Myrah blinked.  “Do you really believe that?”

“Jack saw a report.”

“But no one believes him.”  The builder’s wife said incredulously.

“It looks like the world is ending.”  Jill said, nodding in the direction of the windows.  Outside, the older man was sloshing across the parking lot with his head down.  The snow was coming heavier now that it had been all morning.  It struck an odd contrast against the paper flags and pictures of barbeque grills that had been strung across the front of the store as seasonal decorations.

“I think Jack just dreamed that.”  Myrah scoffed.  “There’s never been any mention of it since he woke up that morning.”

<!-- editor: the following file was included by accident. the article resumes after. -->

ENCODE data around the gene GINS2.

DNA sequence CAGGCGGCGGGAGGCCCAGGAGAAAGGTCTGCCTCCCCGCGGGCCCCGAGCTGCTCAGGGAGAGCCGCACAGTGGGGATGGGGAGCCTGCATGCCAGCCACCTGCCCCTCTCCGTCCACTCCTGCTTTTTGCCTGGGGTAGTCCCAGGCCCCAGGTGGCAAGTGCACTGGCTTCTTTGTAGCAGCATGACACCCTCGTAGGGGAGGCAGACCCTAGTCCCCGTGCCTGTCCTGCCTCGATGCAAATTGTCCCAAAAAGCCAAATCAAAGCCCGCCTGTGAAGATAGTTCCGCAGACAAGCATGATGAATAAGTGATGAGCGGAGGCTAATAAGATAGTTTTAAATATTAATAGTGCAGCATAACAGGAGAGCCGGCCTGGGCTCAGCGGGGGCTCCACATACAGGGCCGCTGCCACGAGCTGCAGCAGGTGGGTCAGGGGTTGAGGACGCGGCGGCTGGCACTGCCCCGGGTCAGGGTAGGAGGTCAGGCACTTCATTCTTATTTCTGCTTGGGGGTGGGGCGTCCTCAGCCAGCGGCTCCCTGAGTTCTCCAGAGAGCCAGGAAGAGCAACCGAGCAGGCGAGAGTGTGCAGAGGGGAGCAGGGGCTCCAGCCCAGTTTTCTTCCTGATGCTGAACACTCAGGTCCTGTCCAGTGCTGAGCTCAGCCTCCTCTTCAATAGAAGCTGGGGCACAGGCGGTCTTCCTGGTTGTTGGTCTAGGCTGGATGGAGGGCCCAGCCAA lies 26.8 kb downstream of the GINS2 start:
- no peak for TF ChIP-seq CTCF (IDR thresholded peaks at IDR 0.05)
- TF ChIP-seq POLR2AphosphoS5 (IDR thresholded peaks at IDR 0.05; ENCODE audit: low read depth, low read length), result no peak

“Sanjay says that you can’t tell.”

“Can’t tell what?”

“Can’t tell what’s going to come next.”  The girl answered darting her eyes nervously upward. 

They waited for the cashier to pull the older mans items from off the counter.  She rolled her eyes and flashed them a look that was somewhere between an apology and misplaced anger.  It was still early and she seemed to be the only one working.

“Don’t worry about it.”  Myrah said.  “If it ends it ends.”

“You’re one to talk.”  Jill replied turning to her in dismay.  “You were just praying for that old man to die so you could have another moment.”

Myrah frowned.  “Is it wrong that I really like saving people?”

“You need to find a better outlet for it.”